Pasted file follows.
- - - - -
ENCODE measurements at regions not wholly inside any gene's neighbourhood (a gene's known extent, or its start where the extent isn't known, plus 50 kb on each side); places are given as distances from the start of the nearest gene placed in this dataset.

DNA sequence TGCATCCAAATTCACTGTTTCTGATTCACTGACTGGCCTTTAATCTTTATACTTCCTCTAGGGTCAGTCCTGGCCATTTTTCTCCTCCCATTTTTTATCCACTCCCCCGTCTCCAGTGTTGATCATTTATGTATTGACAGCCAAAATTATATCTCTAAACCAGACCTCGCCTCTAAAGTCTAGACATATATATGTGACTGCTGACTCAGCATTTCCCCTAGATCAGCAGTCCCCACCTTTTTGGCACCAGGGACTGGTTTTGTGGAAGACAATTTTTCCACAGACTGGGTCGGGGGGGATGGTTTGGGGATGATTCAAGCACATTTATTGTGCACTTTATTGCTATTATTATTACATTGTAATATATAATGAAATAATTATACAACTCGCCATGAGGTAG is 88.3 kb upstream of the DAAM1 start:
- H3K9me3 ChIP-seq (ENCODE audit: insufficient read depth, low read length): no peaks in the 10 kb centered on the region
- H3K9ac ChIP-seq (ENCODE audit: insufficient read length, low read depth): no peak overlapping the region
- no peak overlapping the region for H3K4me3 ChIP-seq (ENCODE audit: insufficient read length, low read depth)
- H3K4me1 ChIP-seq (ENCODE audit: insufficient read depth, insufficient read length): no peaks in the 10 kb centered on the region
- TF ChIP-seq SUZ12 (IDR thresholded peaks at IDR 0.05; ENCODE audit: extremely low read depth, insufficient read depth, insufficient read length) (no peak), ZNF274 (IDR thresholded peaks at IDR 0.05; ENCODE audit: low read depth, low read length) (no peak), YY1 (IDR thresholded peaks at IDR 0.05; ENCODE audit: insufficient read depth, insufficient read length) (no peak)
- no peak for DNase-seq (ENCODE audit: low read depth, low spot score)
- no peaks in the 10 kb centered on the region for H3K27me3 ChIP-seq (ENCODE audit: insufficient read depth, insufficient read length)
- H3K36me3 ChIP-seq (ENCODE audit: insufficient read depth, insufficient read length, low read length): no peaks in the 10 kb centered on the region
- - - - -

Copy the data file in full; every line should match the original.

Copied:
ENCODE measurements at regions not wholly inside any gene's neighbourhood (a gene's known extent, or its start where the extent isn't known, plus 50 kb on each side); places are given as distances from the start of the nearest gene placed in this dataset.

DNA sequence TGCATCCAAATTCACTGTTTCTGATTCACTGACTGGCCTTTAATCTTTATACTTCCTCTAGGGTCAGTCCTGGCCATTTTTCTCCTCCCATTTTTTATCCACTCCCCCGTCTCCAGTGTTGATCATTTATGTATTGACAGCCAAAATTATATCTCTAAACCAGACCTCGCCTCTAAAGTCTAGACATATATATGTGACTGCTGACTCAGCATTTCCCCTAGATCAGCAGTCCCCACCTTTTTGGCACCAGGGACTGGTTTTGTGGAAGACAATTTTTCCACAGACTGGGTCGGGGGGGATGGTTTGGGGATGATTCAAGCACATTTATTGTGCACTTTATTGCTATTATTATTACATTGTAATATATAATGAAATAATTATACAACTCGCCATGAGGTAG is 88.3 kb upstream of the DAAM1 start:
- H3K9me3 ChIP-seq (ENCODE audit: insufficient read depth, low read length): no peaks in the 10 kb centered on the region
- H3K9ac ChIP-seq (ENCODE audit: insufficient read length, low read depth): no peak overlapping the region
- no peak overlapping the region for H3K4me3 ChIP-seq (ENCODE audit: insufficient read length, low read depth)
- H3K4me1 ChIP-seq (ENCODE audit: insufficient read depth, insufficient read length): no peaks in the 10 kb centered on the region
- TF ChIP-seq SUZ12 (IDR thresholded peaks at IDR 0.05; ENCODE audit: extremely low read depth, insufficient read depth, insufficient read length) (no peak), ZNF274 (IDR thresholded peaks at IDR 0.05; ENCODE audit: low read depth, low read length) (no peak), YY1 (IDR thresholded peaks at IDR 0.05; ENCODE audit: insufficient read depth, insufficient read length) (no peak)
- no peak for DNase-seq (ENCODE audit: low read depth, low spot score)
- no peaks in the 10 kb centered on the region for H3K27me3 ChIP-seq (ENCODE audit: insufficient read depth, insufficient read length)
- H3K36me3 ChIP-seq (ENCODE audit: insufficient read depth, insufficient read length, low read length): no peaks in the 10 kb centered on the region